The Mercury News

Purdy: Bochy, Posey give Giants edge in playoff showdown.


Attention, seekers of Giants truth: Do not believe the mystics and fortune tellers. The concept of odd and even years has nothing to do with winning baseball games. You know what does? Brains and proper execution.

So. If the Giants win Wednesday night’s wild card game in New York (as I expect) and again start rolling through October (I’m not sure about that part), it will be as much about their IQ as about the calendar. And once more, they will have two of the smartest guys on their side, taking the SAT test. That would be manager Bruce Bochy and catcher Buster Posey. They’ve worked together since Posey’s rookie season in 2010. You’ve seen the test results: Three championsh­ips.

As much as any managerpla­yer combinatio­n today, Bochy and Posey are the Bill Belichick and Tom Brady of baseball. Except in this case, Posey plays both offense and defense. Behind the plate, Posey calls pitches and controls the game’s pace. At

the plate, he is the fulcrum of a lineup that does not have much power, but for stretches of the past season — luckily, including the last week — was capable of producing runs in bursts.

In October, baseball also mimics football in the sense that before every game, with all the scouting informatio­n and data available, Bochy and his staff can plot out every possible matchup and tendency down to individual pitches. It’s high-IQ ball, which means that the guy behind the plate must also be involved in carrying out the game plan.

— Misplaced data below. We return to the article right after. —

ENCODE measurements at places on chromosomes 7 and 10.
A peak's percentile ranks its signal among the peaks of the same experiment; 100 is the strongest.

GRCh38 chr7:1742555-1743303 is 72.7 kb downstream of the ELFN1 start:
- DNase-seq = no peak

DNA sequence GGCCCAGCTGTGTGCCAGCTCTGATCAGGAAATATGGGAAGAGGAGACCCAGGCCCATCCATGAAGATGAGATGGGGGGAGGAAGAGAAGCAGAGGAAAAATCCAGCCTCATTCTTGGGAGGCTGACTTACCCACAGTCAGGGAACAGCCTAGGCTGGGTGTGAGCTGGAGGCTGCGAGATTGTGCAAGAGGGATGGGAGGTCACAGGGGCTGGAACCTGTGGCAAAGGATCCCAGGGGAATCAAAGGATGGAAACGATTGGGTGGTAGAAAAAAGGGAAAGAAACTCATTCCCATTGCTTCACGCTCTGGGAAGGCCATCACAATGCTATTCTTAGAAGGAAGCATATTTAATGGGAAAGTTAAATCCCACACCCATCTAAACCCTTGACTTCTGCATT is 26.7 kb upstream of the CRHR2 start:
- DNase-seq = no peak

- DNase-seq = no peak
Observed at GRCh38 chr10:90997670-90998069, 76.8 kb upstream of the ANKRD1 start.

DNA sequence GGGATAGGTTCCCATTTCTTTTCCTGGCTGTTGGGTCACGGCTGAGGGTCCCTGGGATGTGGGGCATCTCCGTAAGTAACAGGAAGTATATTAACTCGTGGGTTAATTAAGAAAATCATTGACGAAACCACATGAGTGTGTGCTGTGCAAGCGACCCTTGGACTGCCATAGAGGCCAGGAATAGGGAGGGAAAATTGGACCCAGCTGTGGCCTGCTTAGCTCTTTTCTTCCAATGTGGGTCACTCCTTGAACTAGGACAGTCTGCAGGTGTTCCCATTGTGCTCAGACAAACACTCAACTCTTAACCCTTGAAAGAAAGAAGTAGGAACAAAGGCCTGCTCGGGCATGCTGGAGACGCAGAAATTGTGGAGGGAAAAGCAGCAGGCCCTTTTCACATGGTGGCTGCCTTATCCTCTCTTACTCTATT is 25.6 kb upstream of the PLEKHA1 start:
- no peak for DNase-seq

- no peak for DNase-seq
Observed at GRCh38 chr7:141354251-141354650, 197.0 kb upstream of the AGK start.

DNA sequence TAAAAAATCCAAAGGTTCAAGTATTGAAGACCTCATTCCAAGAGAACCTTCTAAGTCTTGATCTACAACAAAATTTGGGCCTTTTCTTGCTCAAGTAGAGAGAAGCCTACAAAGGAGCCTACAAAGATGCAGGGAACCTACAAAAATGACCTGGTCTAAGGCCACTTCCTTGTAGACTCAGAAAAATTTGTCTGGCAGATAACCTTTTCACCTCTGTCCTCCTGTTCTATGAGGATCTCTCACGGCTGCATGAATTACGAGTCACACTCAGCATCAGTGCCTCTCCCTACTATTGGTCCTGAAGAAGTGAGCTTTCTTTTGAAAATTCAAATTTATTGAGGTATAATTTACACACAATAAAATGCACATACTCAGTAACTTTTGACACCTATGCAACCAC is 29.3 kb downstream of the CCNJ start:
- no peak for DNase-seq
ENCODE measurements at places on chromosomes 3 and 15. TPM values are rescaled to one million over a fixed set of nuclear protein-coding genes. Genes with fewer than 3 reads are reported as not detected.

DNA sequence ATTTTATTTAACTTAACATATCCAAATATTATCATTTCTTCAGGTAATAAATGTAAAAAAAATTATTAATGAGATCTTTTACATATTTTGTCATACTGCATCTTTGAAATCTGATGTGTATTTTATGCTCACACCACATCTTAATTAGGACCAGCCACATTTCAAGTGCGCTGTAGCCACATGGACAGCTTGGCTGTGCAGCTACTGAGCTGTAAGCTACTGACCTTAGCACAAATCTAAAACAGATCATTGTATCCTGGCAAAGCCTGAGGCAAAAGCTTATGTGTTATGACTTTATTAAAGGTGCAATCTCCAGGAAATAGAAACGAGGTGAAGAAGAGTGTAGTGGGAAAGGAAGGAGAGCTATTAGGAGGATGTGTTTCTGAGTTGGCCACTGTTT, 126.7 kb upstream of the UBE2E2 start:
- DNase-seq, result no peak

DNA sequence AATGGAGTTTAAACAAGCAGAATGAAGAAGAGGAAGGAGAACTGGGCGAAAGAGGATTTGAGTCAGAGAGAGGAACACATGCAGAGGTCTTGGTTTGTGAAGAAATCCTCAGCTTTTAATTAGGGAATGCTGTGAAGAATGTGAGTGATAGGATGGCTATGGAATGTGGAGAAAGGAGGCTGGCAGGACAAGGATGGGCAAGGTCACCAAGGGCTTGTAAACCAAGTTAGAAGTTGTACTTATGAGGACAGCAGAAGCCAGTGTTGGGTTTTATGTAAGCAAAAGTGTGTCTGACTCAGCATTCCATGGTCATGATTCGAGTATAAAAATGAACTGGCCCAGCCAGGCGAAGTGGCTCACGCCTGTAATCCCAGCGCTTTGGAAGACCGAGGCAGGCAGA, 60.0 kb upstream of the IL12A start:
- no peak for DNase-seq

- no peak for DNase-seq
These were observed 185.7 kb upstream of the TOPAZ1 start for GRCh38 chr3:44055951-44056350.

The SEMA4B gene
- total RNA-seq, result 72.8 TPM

One of Bochy’s other critical attributes is his unique ability to shift gears in October, unlike some MLB managers who struggle to make that adjustment. During the long regular-season grind, Bochy utilizes patience and ego-stroking to reach the finish line. Then he quickly shifts into a postseason mode where he operates as if every out or at-bat could be the most important one of a game or series. And he gets complete buy-in from his players about that notion, most critically from Posey, who is the clubhouse center of gravity. When Posey adjusts his swing and goes to the opposite field so a runner can advance, the other Giants notice.

Wednesday night against the Mets and flame-throwing pitcher Noah Syndergaar­d, that will again be the instructio­n: Don’t worry about loving October. Let October love you. Just go up to the plate with an idea to get on base. One base. With this next pitch. Or if not, then the next one. Don’t think about the bigger picture.

“I think when we’re clicking offensivel­y, that’s what we’re doing,” Posey told reporters after Tuesday’s workout at Citi Field. “We’re not trying to do too much. I’m sure it’s similar for a lot of teams. You’re keeping the line moving. I think that’s particular­ly important in the playoffs when you’re facing good pitching. You’ve got to go up and just anyway you can try to be productive.”

Posey tends to talk in cliches. But are they really cliches if they accurately describe his method and mindset? Tuesday, he was asked how he will approach the wild card game as far as pitch-calling strategy.